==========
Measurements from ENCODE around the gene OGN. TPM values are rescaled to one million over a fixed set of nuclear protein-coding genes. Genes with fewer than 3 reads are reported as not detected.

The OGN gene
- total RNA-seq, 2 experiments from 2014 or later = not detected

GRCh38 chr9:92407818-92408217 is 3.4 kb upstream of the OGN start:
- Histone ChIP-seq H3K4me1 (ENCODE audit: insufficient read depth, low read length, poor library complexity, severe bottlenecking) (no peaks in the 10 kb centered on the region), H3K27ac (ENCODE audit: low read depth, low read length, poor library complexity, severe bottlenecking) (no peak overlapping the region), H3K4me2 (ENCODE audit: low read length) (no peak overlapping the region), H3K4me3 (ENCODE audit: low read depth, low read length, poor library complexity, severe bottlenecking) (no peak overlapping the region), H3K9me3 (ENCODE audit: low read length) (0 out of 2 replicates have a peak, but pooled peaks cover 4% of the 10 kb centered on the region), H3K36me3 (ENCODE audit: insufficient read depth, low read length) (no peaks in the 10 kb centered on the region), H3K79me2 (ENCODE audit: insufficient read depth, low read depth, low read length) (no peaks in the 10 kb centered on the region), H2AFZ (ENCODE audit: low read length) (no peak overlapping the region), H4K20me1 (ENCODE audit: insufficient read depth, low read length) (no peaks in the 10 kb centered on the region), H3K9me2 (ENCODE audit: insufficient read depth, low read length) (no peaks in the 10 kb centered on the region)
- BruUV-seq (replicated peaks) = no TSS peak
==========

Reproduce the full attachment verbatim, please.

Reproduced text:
Measurements from ENCODE around the gene OGN. TPM values are rescaled to one million over a fixed set of nuclear protein-coding genes. Genes with fewer than 3 reads are reported as not detected.

The OGN gene
- total RNA-seq, 2 experiments from 2014 or later = not detected

GRCh38 chr9:92407818-92408217 is 3.4 kb upstream of the OGN start:
- Histone ChIP-seq H3K4me1 (ENCODE audit: insufficient read depth, low read length, poor library complexity, severe bottlenecking) (no peaks in the 10 kb centered on the region), H3K27ac (ENCODE audit: low read depth, low read length, poor library complexity, severe bottlenecking) (no peak overlapping the region), H3K4me2 (ENCODE audit: low read length) (no peak overlapping the region), H3K4me3 (ENCODE audit: low read depth, low read length, poor library complexity, severe bottlenecking) (no peak overlapping the region), H3K9me3 (ENCODE audit: low read length) (0 out of 2 replicates have a peak, but pooled peaks cover 4% of the 10 kb centered on the region), H3K36me3 (ENCODE audit: insufficient read depth, low read length) (no peaks in the 10 kb centered on the region), H3K79me2 (ENCODE audit: insufficient read depth, low read depth, low read length) (no peaks in the 10 kb centered on the region), H2AFZ (ENCODE audit: low read length) (no peak overlapping the region), H4K20me1 (ENCODE audit: insufficient read depth, low read length) (no peaks in the 10 kb centered on the region), H3K9me2 (ENCODE audit: insufficient read depth, low read length) (no peaks in the 10 kb centered on the region)
- BruUV-seq (replicated peaks) = no TSS peak